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# Partial Area of a Circle

Circles are those perfectly round shapes that appear on everything from wheels to pizzas. What happens when we’re not dealing with the entire circle? What if we are interested in finding the area of just a portion of it, like a slice of pizza or a part of a circular garden? That’s where sectors come in.

• Understanding Sectors
• Formula
• Examples
• FAQs

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Understanding Sectors

A sector is like a slice of a pizza, created by two radii (plural of radius) and the arc between them. Just like you might want to know how much pizza is on your plate, you should calculate the area of a sector. A sector divides the circle into two regions, namely Major and Minor Sector.

The Formula

To find the area of a sector, we use the following formula:

Area of Sector = (θ/360) × π × r²

Here is what each part means:

• θ (Theta): It is the central angle of the sector, measured in degrees.
• π (Pi): A unique number (approximately 3.14159 or 22/7) used in circles and other mathematical calculations.
• r (Radius): The distance from the circle’s center to its edge.

Putting It Into Practice

Let’s work through an example to make things clearer. Imagine we have a circle with a radius of 10 units and a central angle of 60 degrees.

1. Given: θ = 60 degrees, r = 10 units
2. Formula: Area of Sector = (60/360) × π × (10²)
3. Calculation: (60/360) × π × 100 ≈ 52.36 square units

So, the area of the sector is approximately 52.36 square units. That’s like finding out how much pizza you’ve got on your slice!

Area of Sector with respect to Length of the Arc

You can also find the area of a sector from its radius and arc length. The formula for the area, A, of a circle with radius, r, and arc length, L, is:

A= r×L / 2

Example

If the length of the arc of a circle with a radius of 14 units is 4 units, then find the area of the sector corresponding to that arc.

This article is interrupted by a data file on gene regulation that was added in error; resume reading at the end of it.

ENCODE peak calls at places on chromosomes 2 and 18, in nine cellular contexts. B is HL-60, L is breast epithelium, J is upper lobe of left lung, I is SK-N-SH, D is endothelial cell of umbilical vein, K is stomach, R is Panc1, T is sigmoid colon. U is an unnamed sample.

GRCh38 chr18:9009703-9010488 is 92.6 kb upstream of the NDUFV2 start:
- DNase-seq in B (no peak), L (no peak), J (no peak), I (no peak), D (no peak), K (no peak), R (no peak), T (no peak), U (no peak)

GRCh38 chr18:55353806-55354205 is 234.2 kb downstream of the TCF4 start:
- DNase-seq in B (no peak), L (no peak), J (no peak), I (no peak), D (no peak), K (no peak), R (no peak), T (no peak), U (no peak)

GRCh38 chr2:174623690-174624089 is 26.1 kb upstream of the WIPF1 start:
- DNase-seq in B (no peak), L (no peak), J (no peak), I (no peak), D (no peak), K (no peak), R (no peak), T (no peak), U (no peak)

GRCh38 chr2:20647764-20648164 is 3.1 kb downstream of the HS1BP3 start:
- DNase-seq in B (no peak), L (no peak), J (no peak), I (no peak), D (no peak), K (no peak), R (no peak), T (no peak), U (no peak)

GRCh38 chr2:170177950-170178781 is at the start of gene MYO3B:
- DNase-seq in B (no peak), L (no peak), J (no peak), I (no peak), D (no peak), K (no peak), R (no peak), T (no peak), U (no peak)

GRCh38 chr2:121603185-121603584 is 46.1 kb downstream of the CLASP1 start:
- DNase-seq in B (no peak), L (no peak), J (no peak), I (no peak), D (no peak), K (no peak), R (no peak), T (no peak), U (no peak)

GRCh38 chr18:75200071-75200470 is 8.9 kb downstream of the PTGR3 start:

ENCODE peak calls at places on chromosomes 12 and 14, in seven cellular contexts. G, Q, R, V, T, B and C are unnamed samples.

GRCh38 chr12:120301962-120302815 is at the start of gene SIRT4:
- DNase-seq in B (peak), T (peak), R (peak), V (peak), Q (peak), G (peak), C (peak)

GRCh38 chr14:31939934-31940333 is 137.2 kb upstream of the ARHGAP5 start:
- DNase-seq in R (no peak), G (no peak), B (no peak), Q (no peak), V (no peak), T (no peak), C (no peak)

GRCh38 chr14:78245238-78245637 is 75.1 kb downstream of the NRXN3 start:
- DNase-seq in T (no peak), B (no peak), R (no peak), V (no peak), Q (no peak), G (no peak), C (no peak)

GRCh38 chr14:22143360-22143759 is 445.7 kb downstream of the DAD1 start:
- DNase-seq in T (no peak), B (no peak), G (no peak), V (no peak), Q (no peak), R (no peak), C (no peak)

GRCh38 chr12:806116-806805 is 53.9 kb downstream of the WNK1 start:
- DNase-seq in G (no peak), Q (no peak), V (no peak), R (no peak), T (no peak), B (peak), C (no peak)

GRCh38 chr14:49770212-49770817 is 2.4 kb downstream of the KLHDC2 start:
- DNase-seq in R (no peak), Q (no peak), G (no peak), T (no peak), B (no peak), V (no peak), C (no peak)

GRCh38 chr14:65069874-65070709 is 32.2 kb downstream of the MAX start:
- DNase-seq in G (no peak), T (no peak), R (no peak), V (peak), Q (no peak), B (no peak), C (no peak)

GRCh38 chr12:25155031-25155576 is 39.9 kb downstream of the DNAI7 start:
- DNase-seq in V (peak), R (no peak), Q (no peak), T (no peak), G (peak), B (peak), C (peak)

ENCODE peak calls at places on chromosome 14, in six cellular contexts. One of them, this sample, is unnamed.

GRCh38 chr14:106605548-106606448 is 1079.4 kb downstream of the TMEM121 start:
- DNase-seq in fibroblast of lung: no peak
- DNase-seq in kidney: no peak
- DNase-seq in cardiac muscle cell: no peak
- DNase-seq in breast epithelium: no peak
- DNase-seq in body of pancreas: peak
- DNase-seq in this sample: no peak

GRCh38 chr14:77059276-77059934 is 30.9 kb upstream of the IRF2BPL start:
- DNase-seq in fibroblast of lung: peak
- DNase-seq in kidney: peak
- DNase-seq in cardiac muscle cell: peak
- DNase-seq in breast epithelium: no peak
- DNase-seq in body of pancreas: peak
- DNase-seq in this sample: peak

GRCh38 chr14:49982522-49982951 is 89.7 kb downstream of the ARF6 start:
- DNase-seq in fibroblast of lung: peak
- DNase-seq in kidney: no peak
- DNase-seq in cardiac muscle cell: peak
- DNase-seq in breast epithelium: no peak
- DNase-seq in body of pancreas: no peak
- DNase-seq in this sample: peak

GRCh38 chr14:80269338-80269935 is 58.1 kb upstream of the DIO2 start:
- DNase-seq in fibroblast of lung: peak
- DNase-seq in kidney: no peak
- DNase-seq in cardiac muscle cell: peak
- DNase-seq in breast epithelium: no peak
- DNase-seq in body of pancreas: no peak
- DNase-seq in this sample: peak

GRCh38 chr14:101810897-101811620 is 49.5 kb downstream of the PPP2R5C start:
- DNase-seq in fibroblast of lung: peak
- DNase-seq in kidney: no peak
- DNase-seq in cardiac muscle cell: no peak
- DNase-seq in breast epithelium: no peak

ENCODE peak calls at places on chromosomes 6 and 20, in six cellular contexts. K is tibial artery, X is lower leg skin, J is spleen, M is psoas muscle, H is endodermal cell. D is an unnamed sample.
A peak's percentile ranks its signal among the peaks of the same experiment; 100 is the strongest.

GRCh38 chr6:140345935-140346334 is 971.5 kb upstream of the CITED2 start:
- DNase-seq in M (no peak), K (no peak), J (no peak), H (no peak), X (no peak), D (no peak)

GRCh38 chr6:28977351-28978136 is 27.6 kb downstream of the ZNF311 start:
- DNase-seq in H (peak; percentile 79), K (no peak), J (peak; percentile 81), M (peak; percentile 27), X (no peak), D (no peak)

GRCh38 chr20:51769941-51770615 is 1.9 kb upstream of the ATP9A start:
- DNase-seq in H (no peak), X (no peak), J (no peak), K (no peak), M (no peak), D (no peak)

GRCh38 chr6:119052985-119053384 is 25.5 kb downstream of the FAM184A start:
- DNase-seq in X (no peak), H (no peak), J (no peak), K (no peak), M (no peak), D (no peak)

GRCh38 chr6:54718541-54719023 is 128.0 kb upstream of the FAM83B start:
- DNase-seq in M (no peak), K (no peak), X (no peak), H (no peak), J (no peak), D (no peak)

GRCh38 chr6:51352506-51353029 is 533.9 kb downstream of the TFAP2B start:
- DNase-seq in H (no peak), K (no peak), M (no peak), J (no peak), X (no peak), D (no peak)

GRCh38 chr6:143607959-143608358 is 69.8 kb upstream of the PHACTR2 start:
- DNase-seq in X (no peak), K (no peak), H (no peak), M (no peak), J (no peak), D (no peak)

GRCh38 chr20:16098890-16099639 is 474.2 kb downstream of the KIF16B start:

Given: L = 4 units, r = 14 units

As we know, A = (rL)/2

Now, substitute the values in the formula, we get

A = [14 × 4]/2

A = 56/2

A = 28

Therefore, the area of the sector corresponding to the arc is 28 square units.

You use an even easier formula if you are given the radians instead of a central angle in degrees.

( A radian is a unit of measurement for angles, just like degrees. However, radians are based on the radius of a circle. In terms of radians, one complete revolution (360 degrees) is equal to 2π radians. It is because the circumference of a circle is 2π times its radius, and if you move along the entire circumference (1 complete revolution), you’ve traveled 2π radians.

Area of Sector = (θ/2) × r²

Here’s what each term means:

• θ (Theta): The central angle of the sector in radians.

Radians are based on π (a circle is 2π radians), so what we did was replace θ/360 ​ with θ/2 π.

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Example:

Problem: Find the area of a sector with a radius of 5 units and a central angle of π/3 radians.

Solution:

1. Given: r = 5 units, θ = π/3 radians
2. Formula: Area of Sector = (π/3 / 2) × 5²
3. Calculation: (π/6) × 25 ≈ 13.09 square units

## FAQs

##### What is a partial area of a circle?

The partial area of a circle refers to the area of a portion or section of a circle, known as a sector. A sector is defined by a central angle and two radii, creating a wedge-like shape within the circle.

##### How is the area of a sector calculated?

The area of a sector can be calculated using the formula:
Area of Sector = (θ/360) × π × r²
Where θ is the central angle of the sector in degrees, π is a constant (approximately 3.14159), and r is the circle’s radius.

##### Can the area of a sector be calculated using radians?

Yes, you can calculate the area of a sector using radians. The formula for radians is:
Area of Sector = (θ/2) × r²
Here, θ is the central angle of the sector in radians, and r is the radius.

##### What's the difference between a sector and a circle?

A circle is a two-dimensional shape with all points equidistant from its center. A sector is a circle portion defined by a central angle and two radii. The sector resembles a slice of the circle.

##### What real-world applications involve sectors of circles?

Sectors are commonly seen in pie charts, clock faces, and circular paths. Architects, engineers, and designers also use sector calculations when planning layouts involving circular structures or motions.

Gloria Mathew writes on math topics for K-12. A trained writer and communicator, she makes math accessible and understandable to students at all levels. Her ability to explain complex math concepts with easy to understand examples helps students master math. LinkedIn

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